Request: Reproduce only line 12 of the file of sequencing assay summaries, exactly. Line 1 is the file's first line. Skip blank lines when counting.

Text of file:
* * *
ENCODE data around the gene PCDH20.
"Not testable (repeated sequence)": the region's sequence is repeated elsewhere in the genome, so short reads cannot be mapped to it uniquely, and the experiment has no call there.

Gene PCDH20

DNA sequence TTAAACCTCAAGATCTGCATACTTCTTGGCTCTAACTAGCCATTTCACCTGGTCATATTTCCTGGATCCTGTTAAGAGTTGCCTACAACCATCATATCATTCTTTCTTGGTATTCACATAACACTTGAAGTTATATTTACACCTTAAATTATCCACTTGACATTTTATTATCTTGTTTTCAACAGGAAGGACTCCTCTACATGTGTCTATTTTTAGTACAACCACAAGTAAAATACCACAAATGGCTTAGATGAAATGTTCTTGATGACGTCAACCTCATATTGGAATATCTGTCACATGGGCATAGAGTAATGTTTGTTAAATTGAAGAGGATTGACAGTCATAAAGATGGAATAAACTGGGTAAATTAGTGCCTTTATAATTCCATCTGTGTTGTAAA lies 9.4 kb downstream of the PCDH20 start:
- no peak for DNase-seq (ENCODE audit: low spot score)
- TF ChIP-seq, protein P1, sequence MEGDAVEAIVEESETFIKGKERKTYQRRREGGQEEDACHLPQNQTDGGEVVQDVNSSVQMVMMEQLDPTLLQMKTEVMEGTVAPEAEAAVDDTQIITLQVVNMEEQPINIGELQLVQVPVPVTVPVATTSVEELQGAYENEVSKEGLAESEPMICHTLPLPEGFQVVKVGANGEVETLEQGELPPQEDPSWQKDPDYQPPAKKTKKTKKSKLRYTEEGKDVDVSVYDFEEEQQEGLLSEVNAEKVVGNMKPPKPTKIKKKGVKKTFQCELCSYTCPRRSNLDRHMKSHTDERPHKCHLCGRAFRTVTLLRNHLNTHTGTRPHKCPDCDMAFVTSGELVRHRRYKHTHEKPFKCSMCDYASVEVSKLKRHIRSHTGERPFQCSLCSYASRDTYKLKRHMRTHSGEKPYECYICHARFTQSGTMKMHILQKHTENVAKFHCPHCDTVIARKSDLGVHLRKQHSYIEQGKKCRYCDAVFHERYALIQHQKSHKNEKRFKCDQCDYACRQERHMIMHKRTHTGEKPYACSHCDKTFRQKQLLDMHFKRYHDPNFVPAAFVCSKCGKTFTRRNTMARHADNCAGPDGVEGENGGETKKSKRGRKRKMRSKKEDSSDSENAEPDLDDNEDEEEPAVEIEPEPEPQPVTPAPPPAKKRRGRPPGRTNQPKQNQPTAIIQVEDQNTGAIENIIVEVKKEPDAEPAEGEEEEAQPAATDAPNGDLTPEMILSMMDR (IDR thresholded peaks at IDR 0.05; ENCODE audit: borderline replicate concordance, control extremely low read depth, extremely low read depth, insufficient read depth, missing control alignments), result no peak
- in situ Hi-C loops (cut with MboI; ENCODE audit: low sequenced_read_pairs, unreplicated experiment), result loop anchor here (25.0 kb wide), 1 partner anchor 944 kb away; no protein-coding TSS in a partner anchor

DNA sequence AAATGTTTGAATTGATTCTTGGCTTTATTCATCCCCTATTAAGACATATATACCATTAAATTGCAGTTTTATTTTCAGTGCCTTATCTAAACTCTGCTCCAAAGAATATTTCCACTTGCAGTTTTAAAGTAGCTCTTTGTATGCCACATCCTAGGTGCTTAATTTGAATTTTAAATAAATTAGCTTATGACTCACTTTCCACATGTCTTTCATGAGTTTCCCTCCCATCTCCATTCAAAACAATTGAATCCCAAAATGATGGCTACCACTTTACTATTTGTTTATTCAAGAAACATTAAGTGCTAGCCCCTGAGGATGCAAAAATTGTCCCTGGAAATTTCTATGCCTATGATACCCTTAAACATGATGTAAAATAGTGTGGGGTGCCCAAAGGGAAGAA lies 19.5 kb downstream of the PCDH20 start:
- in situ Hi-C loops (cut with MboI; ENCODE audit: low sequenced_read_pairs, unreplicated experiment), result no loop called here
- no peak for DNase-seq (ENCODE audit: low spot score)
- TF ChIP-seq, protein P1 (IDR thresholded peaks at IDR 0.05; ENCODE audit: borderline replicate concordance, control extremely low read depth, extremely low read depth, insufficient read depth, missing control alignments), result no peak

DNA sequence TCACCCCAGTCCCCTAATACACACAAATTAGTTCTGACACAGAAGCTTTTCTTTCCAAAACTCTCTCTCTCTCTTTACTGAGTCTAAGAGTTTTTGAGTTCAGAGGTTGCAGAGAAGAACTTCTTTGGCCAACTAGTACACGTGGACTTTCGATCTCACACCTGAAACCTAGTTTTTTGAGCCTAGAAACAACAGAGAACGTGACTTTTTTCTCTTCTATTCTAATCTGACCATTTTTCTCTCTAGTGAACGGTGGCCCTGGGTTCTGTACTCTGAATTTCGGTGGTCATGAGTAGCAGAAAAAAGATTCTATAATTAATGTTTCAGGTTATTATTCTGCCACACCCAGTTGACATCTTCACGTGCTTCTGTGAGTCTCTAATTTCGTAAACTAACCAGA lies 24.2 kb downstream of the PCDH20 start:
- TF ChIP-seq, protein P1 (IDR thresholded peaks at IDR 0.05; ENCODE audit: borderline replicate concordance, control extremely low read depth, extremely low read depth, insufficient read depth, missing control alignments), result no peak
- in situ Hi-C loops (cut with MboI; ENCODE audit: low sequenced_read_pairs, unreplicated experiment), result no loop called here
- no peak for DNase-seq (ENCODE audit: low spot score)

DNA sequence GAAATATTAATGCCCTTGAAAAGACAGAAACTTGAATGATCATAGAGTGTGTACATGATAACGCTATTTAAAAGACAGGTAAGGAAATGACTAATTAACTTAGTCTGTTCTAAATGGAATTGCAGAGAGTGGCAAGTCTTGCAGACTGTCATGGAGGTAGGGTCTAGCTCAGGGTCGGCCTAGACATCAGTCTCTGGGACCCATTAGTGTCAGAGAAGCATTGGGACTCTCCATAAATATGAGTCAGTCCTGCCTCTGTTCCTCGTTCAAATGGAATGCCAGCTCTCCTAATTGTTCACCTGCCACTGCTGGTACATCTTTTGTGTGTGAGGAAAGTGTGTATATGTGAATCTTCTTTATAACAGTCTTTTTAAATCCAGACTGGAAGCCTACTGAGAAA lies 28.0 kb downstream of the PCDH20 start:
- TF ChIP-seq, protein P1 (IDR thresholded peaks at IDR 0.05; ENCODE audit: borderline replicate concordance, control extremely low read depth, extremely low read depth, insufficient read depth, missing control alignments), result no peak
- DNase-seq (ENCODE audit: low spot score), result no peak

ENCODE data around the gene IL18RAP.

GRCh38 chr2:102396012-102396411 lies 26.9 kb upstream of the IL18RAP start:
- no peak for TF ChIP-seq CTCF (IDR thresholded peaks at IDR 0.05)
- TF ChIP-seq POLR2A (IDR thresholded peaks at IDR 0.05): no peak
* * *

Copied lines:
DNA sequence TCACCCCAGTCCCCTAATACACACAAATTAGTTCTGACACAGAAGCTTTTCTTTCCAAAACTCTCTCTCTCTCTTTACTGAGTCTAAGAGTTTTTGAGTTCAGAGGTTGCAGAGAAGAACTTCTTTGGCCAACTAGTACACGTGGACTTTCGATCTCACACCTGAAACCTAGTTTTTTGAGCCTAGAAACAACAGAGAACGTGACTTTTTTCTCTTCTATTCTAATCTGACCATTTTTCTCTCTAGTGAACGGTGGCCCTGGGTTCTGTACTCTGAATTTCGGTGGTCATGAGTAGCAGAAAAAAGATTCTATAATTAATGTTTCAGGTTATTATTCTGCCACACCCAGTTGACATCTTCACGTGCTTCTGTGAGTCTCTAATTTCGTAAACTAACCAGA lies 24.2 kb downstream of the PCDH20 start: